SAN FRANCISCO, Feb. 13 (Xinhua) -- A U.S. federal judge in New York ruled Tuesday that U.S. President Donald Trump's administration should not deport illegal immigrants brought into the country as children.
This is the second time in two months that a federal judge has blocked Trump's attempt to end an Obama-era program that protected undocumented immigrants.
Judge Nicholas Garaufis of the U.S. District Court for the Eastern District of New York issued an injunction that blocked the Trump administration from ending the Deferred Action for Childhood Arrivals (DACA) program for undocumented immigrants brought into the United States during their childhood.
The latest federal court ruling followed a similar one handed down last month by San Francisco District Court judge William Alsup.
"The question before the court is thus not whether defendants could end the DACA program, but whether they offered legally adequate reasons for doing so. Based on its review of the record before it, the court concludes that defendants have not done so," Garaufis said.
Trump last September issued an executive order to end the DACA program on March 5 this year.
LEGAL BATTLE OVER DACA COMPLICATES SENATE DEBATE
Garaufis's ruling came in lawsuits brought by immigration rights groups and 15 U.S. states and the District of Columbia.
However, the legal battle over DACA will complicate a Senate debate currently underway on whether to change the country's immigration law.
The Senate opened a rare debate on Monday that could determine the fate of millions of undocumented immigrants, many of them in California.
Trump has agreed to support a path to citizenship for about 1.8 million young undocumented immigrants protected under DACA from deportation.
In exchange, Trump wants Democrats to back his plan to build a 700 mile (about 1,125 km) long border wall between the United States and Mexico.
He has also pressed for the termination of a visa lottery for countries that send relatively few immigrants to the United States, and for ending a family-based immigration scheme in the future.
Many Republicans back Trump's plan to offer citizenship to millions of young undocumented immigrants brought into the United States as minors, who are often called Dreamers.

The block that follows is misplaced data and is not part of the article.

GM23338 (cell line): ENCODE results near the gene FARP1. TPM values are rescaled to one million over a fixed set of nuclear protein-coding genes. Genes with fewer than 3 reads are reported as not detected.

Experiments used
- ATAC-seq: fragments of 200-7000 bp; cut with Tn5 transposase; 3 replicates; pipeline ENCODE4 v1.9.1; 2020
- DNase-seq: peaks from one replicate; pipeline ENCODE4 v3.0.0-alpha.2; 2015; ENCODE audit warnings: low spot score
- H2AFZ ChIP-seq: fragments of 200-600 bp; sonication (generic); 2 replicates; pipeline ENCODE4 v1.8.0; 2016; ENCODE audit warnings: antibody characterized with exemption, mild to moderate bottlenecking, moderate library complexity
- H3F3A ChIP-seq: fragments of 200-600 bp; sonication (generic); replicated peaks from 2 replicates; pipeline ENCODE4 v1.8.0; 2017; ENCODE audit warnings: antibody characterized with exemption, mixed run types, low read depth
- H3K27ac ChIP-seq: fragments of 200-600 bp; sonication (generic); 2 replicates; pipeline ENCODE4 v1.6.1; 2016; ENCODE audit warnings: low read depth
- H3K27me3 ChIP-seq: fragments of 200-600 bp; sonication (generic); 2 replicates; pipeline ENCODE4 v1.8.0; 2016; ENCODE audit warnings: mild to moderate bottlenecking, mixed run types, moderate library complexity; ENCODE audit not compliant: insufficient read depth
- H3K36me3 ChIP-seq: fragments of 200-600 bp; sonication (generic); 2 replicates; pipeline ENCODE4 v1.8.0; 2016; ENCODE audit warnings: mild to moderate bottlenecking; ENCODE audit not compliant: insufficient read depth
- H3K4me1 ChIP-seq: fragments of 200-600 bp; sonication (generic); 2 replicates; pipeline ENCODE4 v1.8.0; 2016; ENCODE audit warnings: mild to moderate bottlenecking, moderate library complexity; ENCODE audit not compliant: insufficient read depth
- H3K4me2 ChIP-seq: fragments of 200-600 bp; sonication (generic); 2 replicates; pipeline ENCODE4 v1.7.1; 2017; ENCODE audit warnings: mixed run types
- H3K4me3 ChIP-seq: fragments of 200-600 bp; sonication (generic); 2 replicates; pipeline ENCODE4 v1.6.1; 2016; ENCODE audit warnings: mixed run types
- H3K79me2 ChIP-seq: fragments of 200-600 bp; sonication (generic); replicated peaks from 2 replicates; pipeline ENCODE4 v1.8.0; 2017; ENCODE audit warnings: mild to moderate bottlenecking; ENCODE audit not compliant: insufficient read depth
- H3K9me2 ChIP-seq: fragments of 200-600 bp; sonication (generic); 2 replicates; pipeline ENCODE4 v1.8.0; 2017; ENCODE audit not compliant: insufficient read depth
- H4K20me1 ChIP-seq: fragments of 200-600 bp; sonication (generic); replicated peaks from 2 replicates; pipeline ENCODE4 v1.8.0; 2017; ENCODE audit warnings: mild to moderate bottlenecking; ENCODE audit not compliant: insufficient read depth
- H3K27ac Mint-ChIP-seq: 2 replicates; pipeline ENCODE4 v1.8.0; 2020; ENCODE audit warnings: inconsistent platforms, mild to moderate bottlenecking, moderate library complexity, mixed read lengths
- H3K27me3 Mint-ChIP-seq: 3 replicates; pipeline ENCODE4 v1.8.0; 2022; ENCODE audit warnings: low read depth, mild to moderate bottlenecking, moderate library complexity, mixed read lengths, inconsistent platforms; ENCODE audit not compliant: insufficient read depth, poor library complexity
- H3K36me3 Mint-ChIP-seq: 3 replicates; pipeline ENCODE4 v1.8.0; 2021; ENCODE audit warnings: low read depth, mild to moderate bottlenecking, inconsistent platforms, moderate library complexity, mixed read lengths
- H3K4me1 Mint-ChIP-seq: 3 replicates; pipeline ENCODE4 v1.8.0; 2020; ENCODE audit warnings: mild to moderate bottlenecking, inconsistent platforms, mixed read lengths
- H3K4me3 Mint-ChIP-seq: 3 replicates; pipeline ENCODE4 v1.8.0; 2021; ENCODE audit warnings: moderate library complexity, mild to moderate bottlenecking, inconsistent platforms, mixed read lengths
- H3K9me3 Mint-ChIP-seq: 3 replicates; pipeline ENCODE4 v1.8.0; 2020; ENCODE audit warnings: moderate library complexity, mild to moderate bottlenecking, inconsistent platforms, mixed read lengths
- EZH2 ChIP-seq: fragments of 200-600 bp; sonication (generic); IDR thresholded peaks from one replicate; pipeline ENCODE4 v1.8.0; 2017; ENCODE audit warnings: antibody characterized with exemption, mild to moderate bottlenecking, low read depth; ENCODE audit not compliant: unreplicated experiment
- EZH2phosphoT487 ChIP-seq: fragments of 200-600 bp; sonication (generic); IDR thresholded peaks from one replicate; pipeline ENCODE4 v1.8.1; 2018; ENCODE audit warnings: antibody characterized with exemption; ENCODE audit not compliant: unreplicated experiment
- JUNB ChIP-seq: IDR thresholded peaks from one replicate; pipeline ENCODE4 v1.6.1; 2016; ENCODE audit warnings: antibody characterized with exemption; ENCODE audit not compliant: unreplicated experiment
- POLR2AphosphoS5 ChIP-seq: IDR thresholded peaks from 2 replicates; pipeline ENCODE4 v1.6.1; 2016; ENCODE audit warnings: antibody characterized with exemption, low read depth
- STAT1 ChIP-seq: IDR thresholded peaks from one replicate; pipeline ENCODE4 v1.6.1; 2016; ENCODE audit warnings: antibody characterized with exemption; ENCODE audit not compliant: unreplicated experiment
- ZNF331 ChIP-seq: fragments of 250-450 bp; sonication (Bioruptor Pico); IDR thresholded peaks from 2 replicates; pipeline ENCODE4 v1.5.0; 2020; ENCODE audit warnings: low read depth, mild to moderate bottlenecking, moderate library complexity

Democrats want to protect the Dreamers but refused to clamp down on legal immigration.
It's not easy for any measure to pass the Senate, which will need a 60-vote supermajority or bipartisan support.
IMMIGRATION RIGHTS GROUPS HAIL TUESDAY'S RULING
The National Immigration Law Center, a rights group whose mission is "to defend and advance the rights and opportunities of low-income immigrants," said Tuesday's ruling was "a victory for our plaintiffs."
"Victory for our plaintiffs! A federal court has issued a second order to #ProtectDreamers nationwide. Two federal courts have now determined that @realDonaldTrump's termination of DACA was unlawful," it tweeted.
New York State Attorney General Eric T. Schneiderman also said on his Twitter account that he will continue to protect the Dreamers.
"No matter what happens in Washington, the coalition of 17 AGs that I lead will continue to fight for you. #DefendDACA," he said.
"We will keep working to keep Dreamers safe," he said.
Another rights group, United We Dream, which claims to be the first and largest immigrant youth-led organization in the United States, praised the latest court order as a "Victory for our people!"
It vowed to use this momentum to continue urging Congress to pass "a clean Dream Act."
NEW RULING ON DACA OFFERS HOPE FOR DREAMERS
Tuesday's order on extending the protection status for Dreamers under the DACA program ushers in new hope for undocumented immigrants who had feared deportation as a result of Trump's threat to terminate the Obama-era program.
Luis Cortes, an immigration attorney who is a DACA recipient himself in Seattle, Washington state, is helping a large number of Dreamers while fighting for his own legal status.
He came to the United States in 1989 from Mexico when he was about one year old. He became an undocumented immigrant when his father was deported in 2004.
He managed to graduate from a university in Washington state in 2013 and was granted a California law license in 2016 under a ruling by the Supreme Court of California, one of the sanctuary states that allowed undocumented immigrants to practice law.
"Having a temporary work permit that can expire or be taken away is very scary. It's a very uncertain way to live. No one chooses to be like this," he told local media.
"I hope they see that this is something much larger than themselves," he said of the ongoing legal battle over DACA in Congress.
A 22-year-old DACA recipient named Yuridia Queer told a rights campaign group that it was the DACA program that encouraged her to report her story of sexual abuse to the police.
"It wasn't until I had DACA that I felt human enough to walk into a police station and report my abuser," she said.
"With the Dream Act, it would mean a whole different life. No more silence on any identity," she said.